Half a million more people are out of work because of long-term sickness than before the Covid-19 pandemic, including a rise in people with back and neck conditions – most likely because of increased home working.
New economic inactivity figures published by the Office for National Statistics show that there were 2.5 million working-age people who were out of work in summer 2022, up from two million in spring 2019.
Although the rise in long-term sickness began before the pandemic, the ONS said the number of people out of work because of a health condition has leapt by 363,000 since Covid hit in early 2020.
Comparing April to June 2022 with the same period in 2019, there was a 41% increase in people reporting being out of work because of “other health problems or disabilities”. Respondents were not given guidance around what could fall into this category, but the ONS suggested many of these responses could be from people with long Covid.
Back and neck conditions
According to Office for National Statistics (ONS) data on long Covid in the UK, around 0.8% of those who were economically inactive in the four weeks to 3 September 2022 also reported they had long Covid that was limiting their life a lot. This is equivalent to around 75,000 people.
There was a 31% rise in people off work with back and neck problems, the category that saw the second largest increase.
The ONS said: “The biggest year-on-year increase was between 2021 and 2022; it is possible that increased home working since the pandemic has given rise to these kinds of chronic conditions.”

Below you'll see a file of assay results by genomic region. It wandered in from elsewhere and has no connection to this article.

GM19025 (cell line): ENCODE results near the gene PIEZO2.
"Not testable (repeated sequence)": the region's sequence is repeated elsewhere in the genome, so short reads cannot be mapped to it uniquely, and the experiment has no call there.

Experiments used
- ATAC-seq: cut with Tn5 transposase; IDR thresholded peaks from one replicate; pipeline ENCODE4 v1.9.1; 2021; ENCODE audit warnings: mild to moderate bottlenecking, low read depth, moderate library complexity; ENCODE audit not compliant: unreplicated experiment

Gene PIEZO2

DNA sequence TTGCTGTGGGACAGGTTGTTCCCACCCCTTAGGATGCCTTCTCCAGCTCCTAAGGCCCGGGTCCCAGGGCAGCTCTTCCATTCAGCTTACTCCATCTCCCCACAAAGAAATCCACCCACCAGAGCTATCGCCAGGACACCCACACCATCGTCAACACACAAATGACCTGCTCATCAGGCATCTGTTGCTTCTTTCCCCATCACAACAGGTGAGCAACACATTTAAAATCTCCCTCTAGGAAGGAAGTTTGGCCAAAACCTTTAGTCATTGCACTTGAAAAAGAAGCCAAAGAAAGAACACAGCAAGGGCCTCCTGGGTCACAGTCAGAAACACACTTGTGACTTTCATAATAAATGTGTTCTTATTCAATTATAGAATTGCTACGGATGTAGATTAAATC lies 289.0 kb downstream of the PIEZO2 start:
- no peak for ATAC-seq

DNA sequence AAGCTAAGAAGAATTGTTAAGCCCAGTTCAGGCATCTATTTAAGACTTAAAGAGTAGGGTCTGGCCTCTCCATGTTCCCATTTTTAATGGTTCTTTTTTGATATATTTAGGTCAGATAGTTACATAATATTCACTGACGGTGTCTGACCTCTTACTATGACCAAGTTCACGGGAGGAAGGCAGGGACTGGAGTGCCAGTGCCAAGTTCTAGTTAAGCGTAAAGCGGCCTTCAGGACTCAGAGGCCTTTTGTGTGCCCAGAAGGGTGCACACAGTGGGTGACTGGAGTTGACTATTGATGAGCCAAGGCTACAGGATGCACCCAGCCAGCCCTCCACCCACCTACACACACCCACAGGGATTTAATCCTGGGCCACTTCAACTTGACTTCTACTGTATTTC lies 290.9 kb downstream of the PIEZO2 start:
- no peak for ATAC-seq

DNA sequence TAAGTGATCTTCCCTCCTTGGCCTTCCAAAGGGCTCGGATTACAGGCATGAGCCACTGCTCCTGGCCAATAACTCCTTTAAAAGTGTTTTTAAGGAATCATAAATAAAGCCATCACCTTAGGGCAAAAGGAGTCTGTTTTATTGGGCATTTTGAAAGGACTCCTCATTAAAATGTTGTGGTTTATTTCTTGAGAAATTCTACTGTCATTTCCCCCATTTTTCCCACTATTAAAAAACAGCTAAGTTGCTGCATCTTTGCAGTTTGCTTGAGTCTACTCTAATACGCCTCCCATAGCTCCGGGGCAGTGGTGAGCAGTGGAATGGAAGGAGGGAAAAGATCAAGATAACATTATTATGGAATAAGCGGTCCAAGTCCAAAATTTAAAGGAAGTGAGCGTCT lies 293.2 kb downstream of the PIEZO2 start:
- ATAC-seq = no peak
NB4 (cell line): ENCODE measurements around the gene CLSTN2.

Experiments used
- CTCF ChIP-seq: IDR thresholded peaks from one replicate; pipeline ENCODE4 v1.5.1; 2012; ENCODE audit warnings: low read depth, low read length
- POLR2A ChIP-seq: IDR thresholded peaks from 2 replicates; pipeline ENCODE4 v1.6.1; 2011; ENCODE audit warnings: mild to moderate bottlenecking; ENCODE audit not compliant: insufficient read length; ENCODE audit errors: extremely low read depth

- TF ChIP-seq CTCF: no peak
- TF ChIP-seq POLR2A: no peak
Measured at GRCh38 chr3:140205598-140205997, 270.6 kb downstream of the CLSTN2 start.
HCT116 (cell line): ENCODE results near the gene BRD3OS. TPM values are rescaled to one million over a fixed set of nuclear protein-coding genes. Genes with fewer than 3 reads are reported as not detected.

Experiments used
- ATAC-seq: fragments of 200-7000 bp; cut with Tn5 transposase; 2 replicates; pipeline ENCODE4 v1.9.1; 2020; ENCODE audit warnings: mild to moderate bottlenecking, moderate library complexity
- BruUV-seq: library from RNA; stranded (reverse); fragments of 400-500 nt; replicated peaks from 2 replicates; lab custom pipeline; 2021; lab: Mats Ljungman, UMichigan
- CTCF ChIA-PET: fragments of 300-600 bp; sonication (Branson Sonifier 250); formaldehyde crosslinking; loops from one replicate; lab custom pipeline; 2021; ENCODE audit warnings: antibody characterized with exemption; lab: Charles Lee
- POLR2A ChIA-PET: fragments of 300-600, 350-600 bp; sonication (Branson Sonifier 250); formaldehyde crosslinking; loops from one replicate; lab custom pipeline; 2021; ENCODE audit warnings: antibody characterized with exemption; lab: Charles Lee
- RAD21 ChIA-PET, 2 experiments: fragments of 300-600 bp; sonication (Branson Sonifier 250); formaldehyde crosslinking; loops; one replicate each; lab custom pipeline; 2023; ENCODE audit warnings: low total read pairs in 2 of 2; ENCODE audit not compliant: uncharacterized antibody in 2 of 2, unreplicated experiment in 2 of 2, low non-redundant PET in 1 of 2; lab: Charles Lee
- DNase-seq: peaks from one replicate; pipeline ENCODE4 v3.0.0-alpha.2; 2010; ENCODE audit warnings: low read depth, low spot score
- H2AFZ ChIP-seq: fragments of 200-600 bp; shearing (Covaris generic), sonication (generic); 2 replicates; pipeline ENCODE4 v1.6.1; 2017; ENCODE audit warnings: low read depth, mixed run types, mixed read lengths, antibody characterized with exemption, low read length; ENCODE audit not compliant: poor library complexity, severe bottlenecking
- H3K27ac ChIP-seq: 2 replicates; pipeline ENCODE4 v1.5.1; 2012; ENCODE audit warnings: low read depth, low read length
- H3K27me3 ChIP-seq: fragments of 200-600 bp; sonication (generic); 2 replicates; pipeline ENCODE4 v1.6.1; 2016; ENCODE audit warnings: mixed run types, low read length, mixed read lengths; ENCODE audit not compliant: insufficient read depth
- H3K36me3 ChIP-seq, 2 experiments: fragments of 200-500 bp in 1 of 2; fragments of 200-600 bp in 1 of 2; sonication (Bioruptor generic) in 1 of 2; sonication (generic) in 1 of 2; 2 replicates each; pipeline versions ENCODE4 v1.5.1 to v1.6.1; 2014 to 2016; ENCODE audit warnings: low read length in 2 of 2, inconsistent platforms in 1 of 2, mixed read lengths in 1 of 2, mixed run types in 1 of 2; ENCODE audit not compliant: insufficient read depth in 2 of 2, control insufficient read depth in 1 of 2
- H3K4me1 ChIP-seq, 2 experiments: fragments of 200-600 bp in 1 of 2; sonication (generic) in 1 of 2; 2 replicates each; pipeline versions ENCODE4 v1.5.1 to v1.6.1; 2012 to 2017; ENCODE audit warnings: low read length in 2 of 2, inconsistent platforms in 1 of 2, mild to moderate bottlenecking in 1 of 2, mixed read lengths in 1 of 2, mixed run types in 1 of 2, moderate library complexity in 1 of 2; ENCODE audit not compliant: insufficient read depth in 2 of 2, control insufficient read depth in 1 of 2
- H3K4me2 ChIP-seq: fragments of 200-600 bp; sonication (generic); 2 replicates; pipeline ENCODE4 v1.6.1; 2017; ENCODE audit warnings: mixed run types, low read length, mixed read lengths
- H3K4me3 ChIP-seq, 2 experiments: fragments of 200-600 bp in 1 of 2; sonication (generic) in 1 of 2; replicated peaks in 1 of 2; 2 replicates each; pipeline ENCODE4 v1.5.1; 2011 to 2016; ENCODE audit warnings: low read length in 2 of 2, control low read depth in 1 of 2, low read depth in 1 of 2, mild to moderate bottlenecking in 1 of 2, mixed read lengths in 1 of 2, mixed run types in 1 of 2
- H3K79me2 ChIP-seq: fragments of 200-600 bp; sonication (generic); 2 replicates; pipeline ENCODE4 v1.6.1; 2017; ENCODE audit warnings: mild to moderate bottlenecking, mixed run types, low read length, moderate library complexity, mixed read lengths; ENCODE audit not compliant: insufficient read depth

The number of economically inactive people reporting depression, bad nerves and anxiety as their main health condition returned to pre-pandemic levels. However, the number reporting mental illness and nervous disorders has risen 22%, with the sharpest increases seen after 2020.
The figures also showed that:
- Those aged 25-34 saw the largest relative increase in long-term sickness between 2019 (11%) and 2022 (14%). Of those in this age group, 60% were male.
- More than half (55%) of people out of work because of illness were aged 50-64.
- Mental illness and phobias saw the largest increase in long-term sickness among younger workers (those aged 16-34). Progressive illnesses, such as cancer, also increased in this age group.
- Former wholesale and retail industry workers were overrepresented among those out of work because of long-term illness. There were over 10 recently employed retail or wholesale workers who are now inactive because of long-term sickness for every 1,000 current workers in the industry, double the UK average of 4.9.
- The lowest paid occupations were more represented among the long-term sick.